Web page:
@DaveinHackensack: I think the point is that with foreign economies also slowing, and a strengthening dollar, our exports will also likely slow as well. Am I correct here?

  11. Stuart commented on Aug 28

    “Fastest-Growing U.S. Exports

    Listed below are product categories for American exports that increased by experienced the highest percentage gains in 2007.

    Business machines excluding computers … US$5.4 billion (up 99.6% from 2006, up 179.8% from 2003)
    Wheat … $8.5 billion (up 99%, up 111.6%)
    Sorghum, barley and oats … $1.2 billion (up 74.7%, up 82.4%)
    Dairy products and eggs … 2.5 billion (up 64.2%, up 229.1%)
    Oilseeds and food oils … $2 billion (up 53.1%, up 43.4%)
    Nonmonetary gold … $13.3 billion (up 51.7%, up 178.2%)
    Steelmaking materials … $9,9 billion (up 46.2%, up 281.5%)
    Soybeans … $10.5 billion (up 43.5%, up 29.9%)
    DVDs, tapes and disks … $4.9 billion (up 39.8%, up 55.2%)
    Musical instruments … $2.1 billion (up 37.9%, up 103.7%)
    Natural gas … $3.1 billion (up 36.2%, up 118.1%)
    Corn … $11.2 billion (up 36.2%, up 94.8%).”

    Sounds like agriculture and gold are good places to be based on above.

  12. Bruce commented on Aug 28


    Yes, I agree with your point. Assumes that exports will remain strong with Europe, Japan and maybe China weaker and dollar rallying…?

    My main point to the folks who need to think about this a little more was in the words of the country ballad that could have been written by Uncle Sam about the GDP numbers….

    “Who are you going to believe? Me or your lyin’ eyes?”

    Cynics like me can be such party poopers…

    Bruce in Tennessee

  13. Big E commented on Aug 28

    I too think we’re heading off the cliff in Q3/Q4… they’re throwing everything they can at this to put this off on the next administration.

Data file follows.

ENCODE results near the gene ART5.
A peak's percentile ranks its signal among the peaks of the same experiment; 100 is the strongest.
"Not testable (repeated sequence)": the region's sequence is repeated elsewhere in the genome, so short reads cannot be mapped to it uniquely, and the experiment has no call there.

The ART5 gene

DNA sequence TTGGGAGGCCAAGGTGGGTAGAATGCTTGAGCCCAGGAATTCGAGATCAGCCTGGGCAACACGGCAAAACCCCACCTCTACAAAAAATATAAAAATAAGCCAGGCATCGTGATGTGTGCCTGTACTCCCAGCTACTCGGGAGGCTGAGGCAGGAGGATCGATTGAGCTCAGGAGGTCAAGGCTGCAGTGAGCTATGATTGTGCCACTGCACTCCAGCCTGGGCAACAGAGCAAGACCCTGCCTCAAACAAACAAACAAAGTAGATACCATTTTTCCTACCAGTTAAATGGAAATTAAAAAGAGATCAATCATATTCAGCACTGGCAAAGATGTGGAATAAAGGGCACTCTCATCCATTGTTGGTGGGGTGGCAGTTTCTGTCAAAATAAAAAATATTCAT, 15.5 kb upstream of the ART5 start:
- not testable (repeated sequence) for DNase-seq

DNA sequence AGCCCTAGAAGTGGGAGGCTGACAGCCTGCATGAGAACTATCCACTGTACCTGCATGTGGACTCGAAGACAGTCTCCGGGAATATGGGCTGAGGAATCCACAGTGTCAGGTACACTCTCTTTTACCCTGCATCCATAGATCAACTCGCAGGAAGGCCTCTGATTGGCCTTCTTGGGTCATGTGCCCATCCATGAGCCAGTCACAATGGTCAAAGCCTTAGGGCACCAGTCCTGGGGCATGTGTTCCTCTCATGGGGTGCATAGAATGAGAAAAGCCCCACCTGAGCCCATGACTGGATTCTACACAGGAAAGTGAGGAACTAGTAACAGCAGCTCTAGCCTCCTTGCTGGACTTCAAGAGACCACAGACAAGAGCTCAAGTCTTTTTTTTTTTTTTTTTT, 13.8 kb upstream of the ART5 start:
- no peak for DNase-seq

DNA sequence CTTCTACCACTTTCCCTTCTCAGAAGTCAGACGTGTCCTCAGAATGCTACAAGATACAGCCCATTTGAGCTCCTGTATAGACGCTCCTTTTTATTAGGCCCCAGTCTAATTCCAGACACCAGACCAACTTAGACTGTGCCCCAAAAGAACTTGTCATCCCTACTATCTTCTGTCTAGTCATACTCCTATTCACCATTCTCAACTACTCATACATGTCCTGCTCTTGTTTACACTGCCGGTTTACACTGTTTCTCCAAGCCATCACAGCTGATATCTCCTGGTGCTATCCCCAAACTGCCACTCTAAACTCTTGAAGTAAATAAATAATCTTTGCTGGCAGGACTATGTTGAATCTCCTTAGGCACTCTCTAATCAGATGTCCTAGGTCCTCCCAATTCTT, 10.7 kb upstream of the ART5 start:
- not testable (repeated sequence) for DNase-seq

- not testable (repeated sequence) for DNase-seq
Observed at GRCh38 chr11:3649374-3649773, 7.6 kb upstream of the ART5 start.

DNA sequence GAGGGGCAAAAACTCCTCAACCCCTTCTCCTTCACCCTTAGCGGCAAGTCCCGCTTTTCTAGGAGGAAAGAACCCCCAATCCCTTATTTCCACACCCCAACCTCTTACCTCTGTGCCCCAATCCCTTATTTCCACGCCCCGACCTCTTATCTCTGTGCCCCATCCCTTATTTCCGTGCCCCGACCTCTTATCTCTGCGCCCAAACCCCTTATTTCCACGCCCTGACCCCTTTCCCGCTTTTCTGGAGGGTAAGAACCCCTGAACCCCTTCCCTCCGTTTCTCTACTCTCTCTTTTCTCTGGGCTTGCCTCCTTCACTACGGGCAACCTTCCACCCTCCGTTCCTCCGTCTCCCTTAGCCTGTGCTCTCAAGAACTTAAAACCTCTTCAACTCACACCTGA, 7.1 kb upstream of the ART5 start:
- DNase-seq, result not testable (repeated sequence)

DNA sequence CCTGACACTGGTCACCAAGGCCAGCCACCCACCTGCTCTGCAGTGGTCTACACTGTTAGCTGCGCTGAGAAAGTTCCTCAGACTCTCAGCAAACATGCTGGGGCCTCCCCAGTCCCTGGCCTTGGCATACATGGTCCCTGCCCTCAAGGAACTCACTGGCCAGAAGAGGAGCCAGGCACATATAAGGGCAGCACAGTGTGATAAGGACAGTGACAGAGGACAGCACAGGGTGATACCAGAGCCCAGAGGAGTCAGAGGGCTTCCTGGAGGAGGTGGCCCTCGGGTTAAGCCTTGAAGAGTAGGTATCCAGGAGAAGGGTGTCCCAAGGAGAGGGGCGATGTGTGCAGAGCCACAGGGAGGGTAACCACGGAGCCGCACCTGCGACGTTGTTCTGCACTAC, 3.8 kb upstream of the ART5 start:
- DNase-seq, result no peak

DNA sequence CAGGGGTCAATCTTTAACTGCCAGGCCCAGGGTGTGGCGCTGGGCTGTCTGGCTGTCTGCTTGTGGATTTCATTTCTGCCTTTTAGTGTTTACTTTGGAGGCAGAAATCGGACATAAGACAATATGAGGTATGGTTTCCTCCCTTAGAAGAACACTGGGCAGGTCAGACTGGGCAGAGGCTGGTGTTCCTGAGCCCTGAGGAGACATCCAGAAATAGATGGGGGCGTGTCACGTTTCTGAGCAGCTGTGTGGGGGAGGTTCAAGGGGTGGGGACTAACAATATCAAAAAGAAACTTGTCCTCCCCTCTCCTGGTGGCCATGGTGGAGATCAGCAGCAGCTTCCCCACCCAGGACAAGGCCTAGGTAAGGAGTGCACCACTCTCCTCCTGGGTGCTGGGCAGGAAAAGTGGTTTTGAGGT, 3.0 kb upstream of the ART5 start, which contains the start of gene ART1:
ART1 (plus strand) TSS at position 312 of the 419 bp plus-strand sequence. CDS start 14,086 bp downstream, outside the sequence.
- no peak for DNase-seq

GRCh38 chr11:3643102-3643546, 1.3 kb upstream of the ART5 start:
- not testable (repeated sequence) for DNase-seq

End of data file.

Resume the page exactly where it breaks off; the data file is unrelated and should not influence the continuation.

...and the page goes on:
If the Democrats were smart, they’d start talking about “George Bush’s recession” lest they get this coming disaster hung around their necks…

  14. leftback commented on Aug 28


    Let DaveinHackensack invest in exporters, retailers or financials.

    Then short the hell out of all of them..!

    The retailers are an OUTSTANDING short here. The banks may be a protected species but retail and commercial RE are beyond the protective embrace of Hanky Panky.

  15. Jeff M. commented on Aug 28

    @Leftback: I’m already big in SRS (and SKF) and loading up incrementally every time they dip. Until I see something that fundamentally changes the direction we’re headed, I will stay in both and keep nibbling. This is a time for common sense.

  16. rikardo kurvio commented on Aug 28

    taken from finance.yahoo :

    “…The improved trade picture added 3.1 percentage points to second-quarter GDP, the most since 1980…”

  17. mannfm11 commented on Aug 28

    These numbers are clearly cooked, but how can they not be. They count government spending which only means the government borrowed money and spent it. If $3 trillion is quarterly GDP, then the $90 billion they sent out is 3% by itself. It appears they spent significantly more on defense and other areas. The collapse in auto demand signals something besides a growing economy. The collapse in home building signals a recession. The US economic growth has revolved around creating and borrowing credit, which is in essence a liquidation, being counted as growth. A shift to less borrowing, less consumption and more exporting would be a good thing, except we have been suckered into financing the world indirectly through spending. The circle is actually reverse of what is thought, they financing us. The numbers are cooked, but the recipe is probably right.

  18. Bubbles commented on Aug 28

    I just flew home to Vegas from Cincinnati sat next to this guy who was a Federal law enforcement official and a complete idiot. It sickens me that the US taxpayer is paying for this public servant to FLY 1ST CLASS!

  19. bb commented on Aug 29

    since the GDP ie extrapolation into the next year of the last quarter on quarter growth, how were the tax rebates handled? there arent any planned for the next 3 quarters and if their effect was not cut to 1/4th the revised number would be overstated by 3%.